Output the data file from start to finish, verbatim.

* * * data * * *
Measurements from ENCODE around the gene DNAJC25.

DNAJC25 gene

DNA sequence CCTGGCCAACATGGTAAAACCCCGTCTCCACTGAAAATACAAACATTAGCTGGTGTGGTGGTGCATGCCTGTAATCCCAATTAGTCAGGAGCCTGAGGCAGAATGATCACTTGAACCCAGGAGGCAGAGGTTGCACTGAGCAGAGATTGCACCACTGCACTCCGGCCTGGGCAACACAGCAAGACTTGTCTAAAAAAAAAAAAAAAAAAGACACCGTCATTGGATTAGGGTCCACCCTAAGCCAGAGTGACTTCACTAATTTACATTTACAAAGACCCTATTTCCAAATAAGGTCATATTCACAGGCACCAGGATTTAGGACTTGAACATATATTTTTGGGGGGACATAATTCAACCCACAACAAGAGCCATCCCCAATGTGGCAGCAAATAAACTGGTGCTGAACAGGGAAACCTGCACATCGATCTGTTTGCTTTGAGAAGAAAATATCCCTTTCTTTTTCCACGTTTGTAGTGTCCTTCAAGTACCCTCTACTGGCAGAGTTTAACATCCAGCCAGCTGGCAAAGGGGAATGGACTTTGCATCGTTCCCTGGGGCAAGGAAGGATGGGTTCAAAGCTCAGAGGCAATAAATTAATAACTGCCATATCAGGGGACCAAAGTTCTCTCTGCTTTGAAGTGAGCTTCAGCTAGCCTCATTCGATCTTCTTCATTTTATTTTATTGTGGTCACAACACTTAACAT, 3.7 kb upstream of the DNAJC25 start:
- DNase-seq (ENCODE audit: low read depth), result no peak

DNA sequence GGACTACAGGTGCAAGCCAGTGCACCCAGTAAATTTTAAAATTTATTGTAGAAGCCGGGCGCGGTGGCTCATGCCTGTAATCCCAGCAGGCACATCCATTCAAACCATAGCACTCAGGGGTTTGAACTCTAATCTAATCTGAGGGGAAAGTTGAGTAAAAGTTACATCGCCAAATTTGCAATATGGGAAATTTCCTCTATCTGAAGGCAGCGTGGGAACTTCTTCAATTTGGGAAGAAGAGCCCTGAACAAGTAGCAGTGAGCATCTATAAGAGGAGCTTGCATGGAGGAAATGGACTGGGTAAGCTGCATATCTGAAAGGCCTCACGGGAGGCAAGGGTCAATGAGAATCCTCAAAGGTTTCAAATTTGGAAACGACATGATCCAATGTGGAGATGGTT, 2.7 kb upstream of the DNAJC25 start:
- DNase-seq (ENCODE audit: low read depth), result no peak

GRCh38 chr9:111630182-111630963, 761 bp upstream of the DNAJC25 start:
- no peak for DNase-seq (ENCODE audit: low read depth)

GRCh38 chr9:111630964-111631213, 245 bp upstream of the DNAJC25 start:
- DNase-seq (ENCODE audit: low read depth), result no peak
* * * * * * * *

Measurements from ENCODE around the gene DNAJC25.

DNAJC25 gene

DNA sequence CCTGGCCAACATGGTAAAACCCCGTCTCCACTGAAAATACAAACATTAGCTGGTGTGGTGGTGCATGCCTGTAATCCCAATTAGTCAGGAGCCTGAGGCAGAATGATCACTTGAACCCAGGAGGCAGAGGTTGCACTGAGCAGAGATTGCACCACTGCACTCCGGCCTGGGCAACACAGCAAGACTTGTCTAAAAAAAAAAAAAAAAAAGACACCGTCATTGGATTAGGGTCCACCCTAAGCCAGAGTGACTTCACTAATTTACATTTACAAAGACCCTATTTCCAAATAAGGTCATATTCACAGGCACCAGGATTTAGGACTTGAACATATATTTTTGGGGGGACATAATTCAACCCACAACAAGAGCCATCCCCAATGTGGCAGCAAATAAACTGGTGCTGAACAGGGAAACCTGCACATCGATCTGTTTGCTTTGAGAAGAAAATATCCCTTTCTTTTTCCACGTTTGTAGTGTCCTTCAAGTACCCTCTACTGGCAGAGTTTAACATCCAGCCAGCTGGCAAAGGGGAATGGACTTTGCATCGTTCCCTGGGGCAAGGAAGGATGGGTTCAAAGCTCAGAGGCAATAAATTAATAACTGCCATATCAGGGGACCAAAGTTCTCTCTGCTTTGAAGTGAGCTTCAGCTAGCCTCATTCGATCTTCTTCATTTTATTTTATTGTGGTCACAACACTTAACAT, 3.7 kb upstream of the DNAJC25 start:
- DNase-seq (ENCODE audit: low read depth), result no peak

DNA sequence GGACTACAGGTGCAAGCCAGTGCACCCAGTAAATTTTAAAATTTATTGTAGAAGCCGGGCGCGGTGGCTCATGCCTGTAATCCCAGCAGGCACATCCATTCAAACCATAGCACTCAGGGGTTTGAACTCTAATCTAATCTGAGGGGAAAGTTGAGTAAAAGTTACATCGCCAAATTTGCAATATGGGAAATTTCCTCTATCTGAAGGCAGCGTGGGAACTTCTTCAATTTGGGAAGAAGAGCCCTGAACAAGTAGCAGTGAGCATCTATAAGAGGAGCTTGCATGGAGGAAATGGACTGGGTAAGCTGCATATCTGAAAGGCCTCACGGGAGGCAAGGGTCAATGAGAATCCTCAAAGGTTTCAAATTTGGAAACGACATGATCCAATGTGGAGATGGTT, 2.7 kb upstream of the DNAJC25 start:
- DNase-seq (ENCODE audit: low read depth), result no peak

GRCh38 chr9:111630182-111630963, 761 bp upstream of the DNAJC25 start:
- no peak for DNase-seq (ENCODE audit: low read depth)

GRCh38 chr9:111630964-111631213, 245 bp upstream of the DNAJC25 start:
- DNase-seq (ENCODE audit: low read depth), result no peak